Audit: Denti-Cal Failing To Serve Half of Children in Program
Denti-Cal is the dental program for Medi-Cal, California's Medicaid program (Colliver, San Francisco Chronicle, 12/11).
According to the Sacramento Bee's "Capitol Alert," Denti-Cal serves about 2.7 million adults and children. That number could increase to 6.4 million as the result of the state's Medi-Cal expansion (Cadelago, "Capitol Alert," Sacramento Bee, 12/11).
Advocates warn that the increase in Medi-Cal beneficiaries could add pressure to the dental program, which already has been facing problems in recent years.
Audit Finds Access Issues
The audit found that Denti-Cal services have been provided to less than 50% of children enrolled in the program, largely because many dentists do not participate in the program because of low reimbursement rates (San Francisco Chronicle, 12/11).
Denti-Cal reimbursement rates for the 10 most commonly authorized procedures in 2012 averaged $21.60 -- about 35% of the 2011 national average (Audit summary, December 2014).
According to the Chronicle, those reimbursement rates have not increased since 2000 and were cut by 10% in 2013.
The audit also found that in 2013:
- Five counties with at least 2,000 children enrolled in Denti-Cal might not have had any participating dentists;
- 11 counties had no dentists who were accepting new Denti-Cal patients; and
- 16 counties appeared to have an "insufficient" number of providers accepting new Denti-Cal patients ("Capitol Alert," Sacramento Bee, 12/11).
Rural counties and those in far Northern California had the least access to Denti-Cal services, according to the Chronicle (San Francisco Chronicle, 12/11).
Inadequate Oversight of Denti-Cal Program
Meanwhile, the report criticized California's Department of Health Care Services for inadequate oversight of Denti-Cal, which it says "put[s] child beneficiaries at higher risk of dental disease" ("Capitol Alert," Sacramento Bee, 12/11).
The department also was criticized for not enforcing rules that require Delta Dental, the state's service contractor, to ensure that mobile services are available in underserved areas.
In addition, the audit found that DHCS has failed to comply with a state law that requires the department to review reimbursement rates annually in an effort to ensure that Medi-Cal beneficiaries have access to services (San Francisco Chronicle, 12/11).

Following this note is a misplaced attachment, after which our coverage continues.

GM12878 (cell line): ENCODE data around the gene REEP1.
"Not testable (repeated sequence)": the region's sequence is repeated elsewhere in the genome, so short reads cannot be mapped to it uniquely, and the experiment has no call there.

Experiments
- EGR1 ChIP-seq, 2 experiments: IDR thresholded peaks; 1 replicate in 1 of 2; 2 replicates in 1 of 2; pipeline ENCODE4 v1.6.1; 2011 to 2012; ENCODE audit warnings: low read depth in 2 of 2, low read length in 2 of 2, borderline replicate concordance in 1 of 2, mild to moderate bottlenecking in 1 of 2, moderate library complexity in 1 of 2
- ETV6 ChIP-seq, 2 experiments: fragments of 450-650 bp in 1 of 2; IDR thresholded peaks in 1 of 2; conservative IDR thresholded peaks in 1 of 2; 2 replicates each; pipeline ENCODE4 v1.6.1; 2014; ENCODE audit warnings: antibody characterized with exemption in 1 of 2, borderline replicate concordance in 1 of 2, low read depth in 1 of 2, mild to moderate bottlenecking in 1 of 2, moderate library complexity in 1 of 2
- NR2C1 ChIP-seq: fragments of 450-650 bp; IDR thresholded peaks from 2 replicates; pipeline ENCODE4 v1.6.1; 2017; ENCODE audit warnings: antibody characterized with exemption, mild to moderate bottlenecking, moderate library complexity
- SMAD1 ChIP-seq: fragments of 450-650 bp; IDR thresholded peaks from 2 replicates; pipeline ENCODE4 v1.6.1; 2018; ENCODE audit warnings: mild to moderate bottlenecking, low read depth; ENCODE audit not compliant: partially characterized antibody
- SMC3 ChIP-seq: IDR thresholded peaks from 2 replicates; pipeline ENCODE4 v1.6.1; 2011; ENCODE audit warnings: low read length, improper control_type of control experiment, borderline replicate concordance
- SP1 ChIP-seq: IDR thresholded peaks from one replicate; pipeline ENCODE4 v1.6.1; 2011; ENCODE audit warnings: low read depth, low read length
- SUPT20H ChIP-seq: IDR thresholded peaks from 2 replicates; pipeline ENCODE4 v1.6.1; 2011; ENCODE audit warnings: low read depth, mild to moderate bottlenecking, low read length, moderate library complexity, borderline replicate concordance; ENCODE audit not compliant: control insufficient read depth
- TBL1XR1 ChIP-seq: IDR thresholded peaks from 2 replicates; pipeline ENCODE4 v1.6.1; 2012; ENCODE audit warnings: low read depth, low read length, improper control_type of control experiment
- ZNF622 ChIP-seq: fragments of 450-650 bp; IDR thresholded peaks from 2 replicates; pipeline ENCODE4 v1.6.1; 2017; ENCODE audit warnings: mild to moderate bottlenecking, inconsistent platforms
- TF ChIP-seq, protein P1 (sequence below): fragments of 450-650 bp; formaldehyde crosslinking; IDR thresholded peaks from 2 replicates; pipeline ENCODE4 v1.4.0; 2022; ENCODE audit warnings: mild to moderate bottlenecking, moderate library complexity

Meanwhile, the report also noted that the state lacks enough data to determine whether Denti-Cal is working effectively (HealthyCal, 12/12).
The audit made several recommendations to improve access to Denti-Cal services and DCHS' oversight of the program.
Among its recommendations, the report suggested that DHCS:
- Establish criteria for assessing provider participation in and beneficiary use of Denti-Cal;
- Develop strategies for identifying areas in which provider participation and beneficiary use do not meet the established criteria and take immediate action to resolve problems; and
- Direct Delta Dental to submit annual plans for rectifying access problems and to contract with additional organizations to provide extra dental services.
DCHS agreed with all of the auditor's recommendations, except for one that suggested the department establish provider-to-beneficiary ratios as performance measures for reporting. DHCS said that it disagreed with the recommendation because such measures are not required by state law (Audit summary, December 2014).This is part of the California Healthline Daily Edition, a summary of health policy coverage from major news organizations. Sign up for an email subscription.